Although the Federal Rules of Civil Procedure expressly abolished the use of coram nobis in civil cases in the United States, see Fed. R. Crim. P. 60(b), the issue of the writ's availability to correct fundamental errors in criminal cases remained uncertain for many years. In United States v. Morgan, the Supreme Court resolved this question, holding that coram nobis was still available in federal court for criminal cases. See 346 U.S. 502, 512 (1954).
U.S. Constitution: Second Amendment
Second Amendment - Bearing Arms
Amendment Text | Annotations
A well regulated Militia, being necessary to the security of a free State, the right of the people to keep and bear Arms, shall not be infringed.
Prior to the Supreme Court's 2008 decision in District of Columbia v. Heller,1 the courts had yet to definitively state what right the Second Amendment protected. The opposing theories, perhaps oversimplified, were (1) an "individual rights" approach, whereby the Amendment protected individuals' rights to firearm ownership, possession, and transportation; and (2) a "states' rights" approach, under which the Amendment only protected the right to keep and bear arms in connection with organized state militia units.2 Moreover, it was generally believed that the Amendment was only a bar to federal action, not to state or municipal restraints.3
However, the Supreme Court has now definitively held that the Second Amendment protects an individual's right to possess a firearm unconnected with service in a militia, and to use that weapon for traditionally lawful purposes, such as self-defense within the home. Moreover, this right applies not just to the federal government, but to states and municipalities as well.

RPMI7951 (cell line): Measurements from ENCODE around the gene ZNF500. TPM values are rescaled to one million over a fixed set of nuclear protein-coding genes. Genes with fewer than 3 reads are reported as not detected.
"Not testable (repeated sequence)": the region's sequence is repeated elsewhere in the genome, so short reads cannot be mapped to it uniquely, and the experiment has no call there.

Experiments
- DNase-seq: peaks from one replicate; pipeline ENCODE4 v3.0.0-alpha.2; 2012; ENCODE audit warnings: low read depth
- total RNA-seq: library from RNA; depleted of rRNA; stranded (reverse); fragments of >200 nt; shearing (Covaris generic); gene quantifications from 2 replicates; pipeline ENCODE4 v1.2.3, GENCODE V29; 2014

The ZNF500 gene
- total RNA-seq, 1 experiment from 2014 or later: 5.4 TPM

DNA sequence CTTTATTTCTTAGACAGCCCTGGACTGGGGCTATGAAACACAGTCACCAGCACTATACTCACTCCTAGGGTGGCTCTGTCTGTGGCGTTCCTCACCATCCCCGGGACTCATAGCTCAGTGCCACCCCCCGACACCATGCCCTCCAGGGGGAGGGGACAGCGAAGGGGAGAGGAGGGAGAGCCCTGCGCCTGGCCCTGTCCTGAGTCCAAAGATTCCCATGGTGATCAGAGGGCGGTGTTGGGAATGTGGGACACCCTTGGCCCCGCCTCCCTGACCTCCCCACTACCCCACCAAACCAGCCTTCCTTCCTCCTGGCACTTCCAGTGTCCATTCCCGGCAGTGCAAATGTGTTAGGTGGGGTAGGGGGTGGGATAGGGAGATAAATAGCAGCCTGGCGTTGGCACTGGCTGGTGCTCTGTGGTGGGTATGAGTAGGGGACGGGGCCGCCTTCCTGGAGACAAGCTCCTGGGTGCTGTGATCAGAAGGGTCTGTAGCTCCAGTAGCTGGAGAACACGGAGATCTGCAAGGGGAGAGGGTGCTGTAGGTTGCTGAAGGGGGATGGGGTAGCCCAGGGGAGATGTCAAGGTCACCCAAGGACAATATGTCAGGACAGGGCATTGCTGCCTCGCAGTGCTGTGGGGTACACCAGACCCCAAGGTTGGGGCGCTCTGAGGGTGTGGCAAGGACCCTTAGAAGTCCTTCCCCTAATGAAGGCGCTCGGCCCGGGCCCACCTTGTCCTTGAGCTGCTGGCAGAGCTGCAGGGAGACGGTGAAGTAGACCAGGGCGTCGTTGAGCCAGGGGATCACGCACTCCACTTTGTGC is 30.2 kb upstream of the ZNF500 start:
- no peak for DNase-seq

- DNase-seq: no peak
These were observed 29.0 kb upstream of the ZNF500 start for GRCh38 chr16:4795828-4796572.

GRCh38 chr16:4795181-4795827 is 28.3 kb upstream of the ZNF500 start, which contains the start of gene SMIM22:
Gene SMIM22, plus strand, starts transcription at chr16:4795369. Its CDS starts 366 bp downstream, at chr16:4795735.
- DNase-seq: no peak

In Heller, the Court held that (1) the District of Columbia's total ban on handgun possession in the home amounted to a prohibition on an entire class of "arms" that Americans overwhelmingly chose for the lawful purpose of self-defense, and thus violated the Second Amendment; and (2) the District's requirement that any lawful firearm in the home be disassembled or bound by a trigger lock also violated the Second Amendment, because the law made it impossible for citizens to use arms for the core lawful purpose of self-defense.
The Court reasoned that the Amendment's prefatory clause, i.e., "[a] well regulated
Militia, being necessary to the security of a free State," announced the Amendment's purpose, but did not limit or expand the scope of the operative clause, i.e., "the